Acclaimed director Ron Howard has told Sky News he believes colonising Mars is just the first step of further space exploration and finding other habitable planets.
The Oscar-winning director and producer, known for films including A Beautiful Mind, Frost/Nixon and of course, Apollo 13, spoke out ahead of the start of the second series of MARS, the National Geographic show about the Red Planet which portrays what life could really be like once humans arrive there.
The operative word there is once: for executive producer Howard, the idea of surviving on Mars is no longer "just a great adventure story".
"The thing that surprised me is colonising Mars, for any of the real deep thinkers, is important but it's not the end," he told Sky News.
"It would be a very important next step to finding planets that are more hospitable, to that Star Trek deep space exploration that really could provide a much friendlier planet that's much easier for human beings to adapt to.
"It just gives more impetus to invest in the resources in that ongoing exploration of Mars and space."
As fans of the first series will know, MARS follows a hybrid format - alternating scripted and documentary sequences to predict what life will be like on the Red Planet, forecasted by what is happening on Earth today.
It means dramatic storylines are interspersed with clips from on-camera experts - dubbed "big thinkers" and including SpaceX's Elon Musk and former NASA astronaut Leland Melvin - who help explain to the viewer the opportunities and problems awaiting humans in an environment 54.7 million kilometres from Earth.
Howard says the themes of space exploration and Mars in particular have always appealed to audiences.
"I think human beings by our nature are explorers," he says. "While some corners of the Earth have not been fully explored yet, most have, and the oceans as well.
"I think that having been to the moon, the great question for many people is where next and why would we go.
"Mars is a tantalising possibility. It's a great challenge but it's also an ideal jumping off place for even deeper space exploration, and many also feel that if human beings do not continue to explore that there's a possibility, that there's no guarantee that they can extend the existence of the species beyond Earth.
"These are the two things that fuel our fascination. Aside from that, it's just fun and very dramatic because it becomes a great human interest story with a lot of excitement.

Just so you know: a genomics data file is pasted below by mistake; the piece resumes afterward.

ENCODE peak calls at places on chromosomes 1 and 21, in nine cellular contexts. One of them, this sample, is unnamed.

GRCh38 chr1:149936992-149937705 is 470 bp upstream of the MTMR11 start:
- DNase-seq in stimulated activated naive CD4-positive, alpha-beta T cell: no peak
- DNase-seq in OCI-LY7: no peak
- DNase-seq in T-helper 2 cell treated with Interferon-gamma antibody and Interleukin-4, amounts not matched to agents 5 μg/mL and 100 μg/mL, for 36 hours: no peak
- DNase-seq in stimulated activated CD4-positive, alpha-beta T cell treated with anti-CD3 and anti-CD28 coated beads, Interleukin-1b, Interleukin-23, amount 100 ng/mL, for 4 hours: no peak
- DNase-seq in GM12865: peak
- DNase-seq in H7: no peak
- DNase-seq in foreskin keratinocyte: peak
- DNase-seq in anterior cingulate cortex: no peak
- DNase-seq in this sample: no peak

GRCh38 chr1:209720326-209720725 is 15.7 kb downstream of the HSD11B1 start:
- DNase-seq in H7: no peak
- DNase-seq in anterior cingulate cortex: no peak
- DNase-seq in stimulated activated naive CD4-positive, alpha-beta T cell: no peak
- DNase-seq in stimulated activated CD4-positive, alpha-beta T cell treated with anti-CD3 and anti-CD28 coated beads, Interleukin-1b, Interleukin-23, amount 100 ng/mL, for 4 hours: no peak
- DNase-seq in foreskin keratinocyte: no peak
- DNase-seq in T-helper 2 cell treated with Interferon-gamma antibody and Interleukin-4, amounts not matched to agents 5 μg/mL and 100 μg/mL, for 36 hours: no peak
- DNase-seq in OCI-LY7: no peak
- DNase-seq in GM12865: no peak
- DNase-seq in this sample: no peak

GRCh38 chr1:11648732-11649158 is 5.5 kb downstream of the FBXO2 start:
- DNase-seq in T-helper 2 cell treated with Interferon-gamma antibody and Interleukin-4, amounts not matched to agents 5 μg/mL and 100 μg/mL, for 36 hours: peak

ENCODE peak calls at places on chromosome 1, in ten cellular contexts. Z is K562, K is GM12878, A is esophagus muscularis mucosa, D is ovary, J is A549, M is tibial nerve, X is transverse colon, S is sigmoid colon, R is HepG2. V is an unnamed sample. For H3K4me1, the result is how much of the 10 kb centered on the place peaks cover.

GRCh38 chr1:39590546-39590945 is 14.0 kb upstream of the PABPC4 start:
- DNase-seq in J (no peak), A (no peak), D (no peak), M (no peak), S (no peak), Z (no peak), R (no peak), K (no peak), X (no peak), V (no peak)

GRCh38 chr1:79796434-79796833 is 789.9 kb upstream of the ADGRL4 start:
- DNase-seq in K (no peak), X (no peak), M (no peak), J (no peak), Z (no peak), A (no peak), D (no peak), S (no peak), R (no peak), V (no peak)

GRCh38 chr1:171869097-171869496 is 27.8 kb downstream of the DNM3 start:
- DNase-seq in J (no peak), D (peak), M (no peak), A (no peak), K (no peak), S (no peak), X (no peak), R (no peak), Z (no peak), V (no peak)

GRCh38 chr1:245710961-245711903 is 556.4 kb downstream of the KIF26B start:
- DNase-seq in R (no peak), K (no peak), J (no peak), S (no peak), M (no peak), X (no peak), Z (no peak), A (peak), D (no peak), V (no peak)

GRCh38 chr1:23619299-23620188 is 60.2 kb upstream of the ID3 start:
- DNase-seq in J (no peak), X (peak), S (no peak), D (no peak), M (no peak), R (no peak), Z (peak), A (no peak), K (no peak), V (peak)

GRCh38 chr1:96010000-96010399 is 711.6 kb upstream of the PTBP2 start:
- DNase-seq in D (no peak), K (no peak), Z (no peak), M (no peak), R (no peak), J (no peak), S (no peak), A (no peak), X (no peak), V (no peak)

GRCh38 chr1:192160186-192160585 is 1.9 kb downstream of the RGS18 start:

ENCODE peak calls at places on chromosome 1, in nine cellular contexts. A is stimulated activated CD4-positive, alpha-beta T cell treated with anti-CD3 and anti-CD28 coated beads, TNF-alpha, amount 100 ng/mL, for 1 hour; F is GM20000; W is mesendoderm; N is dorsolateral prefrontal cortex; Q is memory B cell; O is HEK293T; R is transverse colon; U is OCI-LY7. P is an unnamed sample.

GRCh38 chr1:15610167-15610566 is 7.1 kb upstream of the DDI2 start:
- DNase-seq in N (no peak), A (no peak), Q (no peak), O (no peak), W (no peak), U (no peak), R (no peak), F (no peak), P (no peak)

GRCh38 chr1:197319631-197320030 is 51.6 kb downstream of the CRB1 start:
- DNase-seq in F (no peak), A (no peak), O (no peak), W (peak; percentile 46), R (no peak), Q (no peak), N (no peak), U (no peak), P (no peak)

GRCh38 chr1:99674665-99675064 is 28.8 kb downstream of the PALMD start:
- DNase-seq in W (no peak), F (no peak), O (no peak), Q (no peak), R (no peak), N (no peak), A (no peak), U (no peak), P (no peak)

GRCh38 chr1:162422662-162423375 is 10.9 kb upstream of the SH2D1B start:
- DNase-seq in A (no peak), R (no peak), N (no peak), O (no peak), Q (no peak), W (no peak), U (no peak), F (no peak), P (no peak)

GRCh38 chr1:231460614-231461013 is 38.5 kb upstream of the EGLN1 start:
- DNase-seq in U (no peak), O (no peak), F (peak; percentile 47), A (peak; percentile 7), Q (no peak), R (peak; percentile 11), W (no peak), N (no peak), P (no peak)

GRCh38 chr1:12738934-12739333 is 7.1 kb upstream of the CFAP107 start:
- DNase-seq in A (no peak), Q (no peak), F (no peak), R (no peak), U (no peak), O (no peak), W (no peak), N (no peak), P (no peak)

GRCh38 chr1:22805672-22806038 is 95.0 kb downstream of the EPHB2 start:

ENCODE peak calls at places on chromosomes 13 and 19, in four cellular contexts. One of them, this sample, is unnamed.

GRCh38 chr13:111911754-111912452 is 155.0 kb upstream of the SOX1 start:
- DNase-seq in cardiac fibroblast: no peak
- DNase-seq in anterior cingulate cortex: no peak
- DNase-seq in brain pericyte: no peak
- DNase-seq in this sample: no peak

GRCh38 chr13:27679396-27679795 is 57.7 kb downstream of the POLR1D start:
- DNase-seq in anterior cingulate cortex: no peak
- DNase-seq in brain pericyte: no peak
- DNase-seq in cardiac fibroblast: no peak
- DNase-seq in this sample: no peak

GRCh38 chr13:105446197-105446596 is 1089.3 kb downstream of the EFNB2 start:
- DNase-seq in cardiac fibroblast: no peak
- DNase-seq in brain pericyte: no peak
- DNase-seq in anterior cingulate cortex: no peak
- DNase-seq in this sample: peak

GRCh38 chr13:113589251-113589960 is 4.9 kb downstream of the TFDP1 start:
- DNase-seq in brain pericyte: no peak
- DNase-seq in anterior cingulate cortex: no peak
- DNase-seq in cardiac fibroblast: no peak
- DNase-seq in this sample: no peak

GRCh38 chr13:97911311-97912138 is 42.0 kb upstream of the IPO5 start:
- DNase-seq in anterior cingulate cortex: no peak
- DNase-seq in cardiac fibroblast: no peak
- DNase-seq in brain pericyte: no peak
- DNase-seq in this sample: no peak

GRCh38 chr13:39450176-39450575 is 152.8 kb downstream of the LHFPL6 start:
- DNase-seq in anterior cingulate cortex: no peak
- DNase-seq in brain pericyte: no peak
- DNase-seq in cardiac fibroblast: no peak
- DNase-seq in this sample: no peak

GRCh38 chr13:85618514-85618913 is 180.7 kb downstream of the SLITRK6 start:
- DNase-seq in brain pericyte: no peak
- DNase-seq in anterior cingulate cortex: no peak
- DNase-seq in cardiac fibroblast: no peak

"It's a very forbidding place to try to exist but it is possible.
"As Elon Musk has said, it's important to try to go now because we have the capability now. It's possible, but it would be presumptuous to assume that human beings will always be able to go because things do change on this planet, and we should take advantage of this moment of technological discovery and breakthroughs… and push the boundaries.
"When I first began working on MARS I thought it was just a good adventure story, frankly, that would inspire people to think about what's possible.
"As I've done the research and participated in these interviews and making these episodes I now really believe in not only the viability but the need to push for this exploration."
Tantalising as it may be, Howard told Sky News he doesn't think he would make the trip himself.
"I love directing and producing movies and television. I think it's going to be a long time before they need directors on Mars, so I don't know what I would do with myself, other than look around," he said.
"And it's a very long trip to just go look around. I think you have to want to work or make a future there. I think my future still continues to be here on Earth telling stories that I really believe in and want to share."
This series of MARS takes place in the year 2042, five years after the conclusion of the first season, following a successful maiden mission to the Red Planet.
Howard says the show is a "rare opportunity" to give TV audiences a show that "works on a lot of levels".
"It stops feeling like science fiction and begins to feel like you're witnessing real events unfold," he says. "I think that's unusual, it's experimental and I'm thrilled to have been a part of the experiment."
He continues: "I think everyone involved likes the fact the show is not posing the question, should we go to Mars? It's moving past that and instead is offering audiences a sense of what it will be like."
:: MARS returns for a second season on Sunday at 8pm on National Geographic
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